I first met you when I was a little girl. I was scared, beyond scared, because I had just been abandoned. A girl I thought was my sister turned out to be my enemy. I was laying in an alley on scraped knees. My cheeks were stained wet with tears. My eyes bloodshot. I was screaming screaming screaming my lungs out. And then I saw you. You approached me. I was a bit scared when I first saw you. I had been taught people like you were monsters, those who didn’t look like me. But you had that look in your eye, like you were set on getting something you wanted. You looked confident. Not scared. So I hugged you. I was so out of my mind. You could have killed me, I guess. But you hugged me back. You told me we’d show them all.
(I’m still trying.)
You took me home and raised me. I didn’t talk much at first, especially not to any of your enforcers. Only ever to you, when I felt confident enough, in hushed whispers. I was Powder at first, but then you began to teach me things. You told me I had to turn the weaknesses others found in me into my strengths. So I killed Powder, and became Jinx. And you accepted me. You said I was perfect.
(You said I was perfect .)
Nightmares plagued me each night. They seemed to grow worse. The friends I killed screamed at me, their dead bodies clawing their way towards me. The explosion from that night pierced my ears, ringing like little bells. Ding ding ding! It still does. Especially now that you’re not here. Anyways, I would wander into your office whenever those nightmares kept me up. You were always there. I began to think you never slept. And I’d tell you what I saw and you’d let me sit on top of your desk. Later, when I was still young, on your lap, and you’d play with my hair. You’d remind me that I was stronger now than I was then. That I shouldn’t let my nightmares control me. That I had to let those memories die along with Powder. I’m still trying, I want you to know. I really am.
There was that time, my first birthday after the incident, and you remembered. I had only told you once, very quickly, and you managed to remember. You surprised me with new paints. You stood there, in front of your desk (always at that desk) and held a box of paints. You looked so soft. I stood there for a moment, staring. Then I ran up to you and wrapped my arms around your waist (I was pretty short at the time) and I mumbled, “thank you.” And you pat my head and we stayed like that for a while. Then you gave me my box and I painted over everything. Over my room and all my gadgets. On your ashtray. I thought you might get mad at me, but you just kept using it like normal. That may not have meant a lot to you, but to me that was everything.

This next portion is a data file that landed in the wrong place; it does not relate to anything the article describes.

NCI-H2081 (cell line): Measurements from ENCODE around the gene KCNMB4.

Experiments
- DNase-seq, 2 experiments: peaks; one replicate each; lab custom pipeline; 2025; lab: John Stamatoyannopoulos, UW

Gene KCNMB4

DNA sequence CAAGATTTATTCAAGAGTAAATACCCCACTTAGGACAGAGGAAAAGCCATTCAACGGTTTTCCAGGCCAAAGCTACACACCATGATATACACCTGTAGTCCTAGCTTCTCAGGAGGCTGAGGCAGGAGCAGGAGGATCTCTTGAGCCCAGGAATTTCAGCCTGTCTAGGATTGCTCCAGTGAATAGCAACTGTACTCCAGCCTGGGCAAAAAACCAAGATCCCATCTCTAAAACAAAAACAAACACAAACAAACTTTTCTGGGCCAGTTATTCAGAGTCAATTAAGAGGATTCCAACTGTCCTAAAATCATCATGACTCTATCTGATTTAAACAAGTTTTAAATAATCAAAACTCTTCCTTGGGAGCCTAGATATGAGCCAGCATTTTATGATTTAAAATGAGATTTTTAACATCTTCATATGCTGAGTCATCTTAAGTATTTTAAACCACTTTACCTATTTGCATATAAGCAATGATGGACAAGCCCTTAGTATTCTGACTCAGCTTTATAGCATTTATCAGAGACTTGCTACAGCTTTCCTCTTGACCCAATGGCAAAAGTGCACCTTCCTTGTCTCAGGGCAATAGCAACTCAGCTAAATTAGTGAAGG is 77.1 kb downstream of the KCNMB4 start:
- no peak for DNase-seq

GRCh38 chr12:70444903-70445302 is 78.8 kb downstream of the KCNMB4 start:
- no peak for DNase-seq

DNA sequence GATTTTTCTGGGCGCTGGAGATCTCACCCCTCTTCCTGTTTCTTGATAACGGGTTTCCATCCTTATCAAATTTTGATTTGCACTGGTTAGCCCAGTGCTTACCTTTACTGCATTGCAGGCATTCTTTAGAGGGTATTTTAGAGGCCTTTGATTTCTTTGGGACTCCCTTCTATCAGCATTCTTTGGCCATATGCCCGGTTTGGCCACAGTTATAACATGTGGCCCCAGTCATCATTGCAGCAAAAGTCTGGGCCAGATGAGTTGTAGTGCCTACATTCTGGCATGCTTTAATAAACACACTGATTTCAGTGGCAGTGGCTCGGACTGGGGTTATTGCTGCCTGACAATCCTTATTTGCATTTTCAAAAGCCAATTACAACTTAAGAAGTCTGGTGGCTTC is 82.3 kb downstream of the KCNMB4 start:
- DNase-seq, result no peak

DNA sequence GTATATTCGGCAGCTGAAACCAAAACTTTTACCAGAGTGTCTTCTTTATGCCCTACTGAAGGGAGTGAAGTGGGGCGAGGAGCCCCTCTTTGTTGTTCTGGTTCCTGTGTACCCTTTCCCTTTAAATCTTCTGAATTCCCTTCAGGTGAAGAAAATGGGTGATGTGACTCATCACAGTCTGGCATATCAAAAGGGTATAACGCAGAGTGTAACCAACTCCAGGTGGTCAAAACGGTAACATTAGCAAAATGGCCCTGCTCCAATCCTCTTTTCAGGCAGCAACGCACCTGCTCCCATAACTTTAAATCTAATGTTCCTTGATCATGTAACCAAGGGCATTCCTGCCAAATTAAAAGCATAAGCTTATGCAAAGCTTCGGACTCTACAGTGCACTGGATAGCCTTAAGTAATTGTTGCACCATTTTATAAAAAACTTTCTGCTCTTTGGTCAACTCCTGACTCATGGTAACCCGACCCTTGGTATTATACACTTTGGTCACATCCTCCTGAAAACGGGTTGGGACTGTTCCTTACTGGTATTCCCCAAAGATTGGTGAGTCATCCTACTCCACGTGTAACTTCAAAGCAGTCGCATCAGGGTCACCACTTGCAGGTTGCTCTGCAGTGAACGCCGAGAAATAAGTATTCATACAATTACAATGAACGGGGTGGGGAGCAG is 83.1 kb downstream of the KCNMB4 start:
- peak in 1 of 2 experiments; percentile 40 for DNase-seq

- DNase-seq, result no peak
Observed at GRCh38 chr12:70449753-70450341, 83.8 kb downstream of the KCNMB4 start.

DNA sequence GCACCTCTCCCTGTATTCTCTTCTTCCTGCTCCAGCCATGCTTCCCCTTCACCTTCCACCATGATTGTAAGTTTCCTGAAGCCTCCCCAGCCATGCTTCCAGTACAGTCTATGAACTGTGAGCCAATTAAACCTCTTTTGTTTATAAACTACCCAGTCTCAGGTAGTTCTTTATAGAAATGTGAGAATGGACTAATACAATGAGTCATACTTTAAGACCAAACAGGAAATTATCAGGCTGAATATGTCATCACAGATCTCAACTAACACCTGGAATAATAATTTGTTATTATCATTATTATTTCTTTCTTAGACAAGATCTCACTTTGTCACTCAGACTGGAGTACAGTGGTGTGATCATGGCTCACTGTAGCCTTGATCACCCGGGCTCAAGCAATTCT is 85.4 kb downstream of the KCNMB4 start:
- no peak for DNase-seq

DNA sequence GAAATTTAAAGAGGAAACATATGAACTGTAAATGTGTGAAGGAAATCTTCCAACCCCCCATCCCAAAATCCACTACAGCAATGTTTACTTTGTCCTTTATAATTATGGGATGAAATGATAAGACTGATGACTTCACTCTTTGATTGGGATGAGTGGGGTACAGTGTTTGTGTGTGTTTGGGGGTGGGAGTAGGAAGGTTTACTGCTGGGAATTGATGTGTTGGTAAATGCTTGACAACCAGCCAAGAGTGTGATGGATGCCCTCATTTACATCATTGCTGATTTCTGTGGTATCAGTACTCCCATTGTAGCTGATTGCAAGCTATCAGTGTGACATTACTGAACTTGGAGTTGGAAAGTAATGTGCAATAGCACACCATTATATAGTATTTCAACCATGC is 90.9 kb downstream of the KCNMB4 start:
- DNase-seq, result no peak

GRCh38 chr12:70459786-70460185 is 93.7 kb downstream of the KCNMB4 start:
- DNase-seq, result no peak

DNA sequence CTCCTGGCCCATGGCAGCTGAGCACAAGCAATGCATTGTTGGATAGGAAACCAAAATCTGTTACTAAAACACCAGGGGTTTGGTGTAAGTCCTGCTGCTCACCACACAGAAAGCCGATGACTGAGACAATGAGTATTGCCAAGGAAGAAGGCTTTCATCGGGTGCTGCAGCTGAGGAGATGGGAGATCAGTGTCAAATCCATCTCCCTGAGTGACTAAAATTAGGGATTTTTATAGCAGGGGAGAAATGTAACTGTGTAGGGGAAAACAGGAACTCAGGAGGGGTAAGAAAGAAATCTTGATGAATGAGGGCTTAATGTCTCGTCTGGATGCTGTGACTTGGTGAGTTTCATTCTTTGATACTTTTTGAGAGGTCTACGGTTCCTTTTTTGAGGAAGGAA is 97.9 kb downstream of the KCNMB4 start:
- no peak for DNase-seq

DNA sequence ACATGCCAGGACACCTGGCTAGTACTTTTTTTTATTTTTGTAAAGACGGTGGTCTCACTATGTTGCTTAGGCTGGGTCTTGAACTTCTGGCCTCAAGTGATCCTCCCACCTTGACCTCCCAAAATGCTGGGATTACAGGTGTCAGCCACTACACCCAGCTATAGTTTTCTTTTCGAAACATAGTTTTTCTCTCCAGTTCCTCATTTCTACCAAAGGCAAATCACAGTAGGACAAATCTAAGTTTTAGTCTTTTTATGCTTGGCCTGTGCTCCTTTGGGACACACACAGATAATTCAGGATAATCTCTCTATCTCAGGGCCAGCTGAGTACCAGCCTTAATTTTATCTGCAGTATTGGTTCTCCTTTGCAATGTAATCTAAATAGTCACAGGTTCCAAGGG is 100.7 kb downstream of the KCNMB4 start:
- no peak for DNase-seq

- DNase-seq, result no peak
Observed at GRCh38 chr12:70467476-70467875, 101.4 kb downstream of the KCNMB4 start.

(Why did you leave me?)
You even learned how to braid my hair. When I was starting to grow it out more and more. It was getting harder to do it myself. Harder to brush. So, a bit timidly, you asked me to teach you. And I did. Then, for a while, every morning I’d sit on your lap and you’d braid my hair. I think you saw it as helping me, as making sure I was prepared for lessons and training. Or maybe you saw it like I did, a gentle routine between a father and a daughter.
At first, even though I already knew, you tried to protect me from the people around us who didn’t like you. Didn’t like me. But word spreads in Zaun. No secrets are safe. I overheard how people wanted you dead. The names they called you and the threats they sent to you. At first, it hurt me. Then it made me angry. I wanted to hurt everyone who said those things. Well, I don’t think I actually did, but the anger inside me made me feel like I should. It made me want to make them cry. Or blow them to pieces. Either way, I wanted to draw blood. Then you told me not to worry, and I trusted you. Then, when I’d hear those things, I would laugh! Because none of those people had the guts to say it to your face or mine. They pretended to be tough, to be strong, but we were always stronger. And they hated to admit to that.
(Am I still strong?)
My gadgetry still needs perfecting, I guess. But even when I was little, right after the incident, when I was still put off by bombs, you encouraged me to keep going. You told me not to let the past hurt my future. So, I continued to make bombs. Even though sometimes I’d wake screaming, throwing the bombs off my room because I couldn’t stand to look at them. But you kept telling me I was strong, and the best bomb maker you’d ever met. So I kept going, and the bombs grew on me again. Like you said, use the weaknesses they find as your strengths.
Everyone told you how much of a jinx I truly was. That I ruined every mission. That I was hurting the cause. But you ignored them all, hurt some of them too. You denied that I was hurting your plan. It wasn’t because you needed me on your side (I was hurting it more than I was contributing at times) but because you needed me. No one in my life had needed me but you, I realize that now.
Sometimes I wondered if you loved me at all. You don’t show it like a normal father would, I guess. But then I look back at all those things you did and I know you did. I know you’d walk into my room as I pretended to sleep and make sure I wasn’t having nightmares. One time, I swear I heard you whisper that you’d never let anyone hurt me. That you loved me. I could be wrong. A small, desperate Jinx could have dreamed it up. But you didn’t have to say it. I should have known all along.
I love you too.
And I miss you.
I wish you were here. You’d know what to do.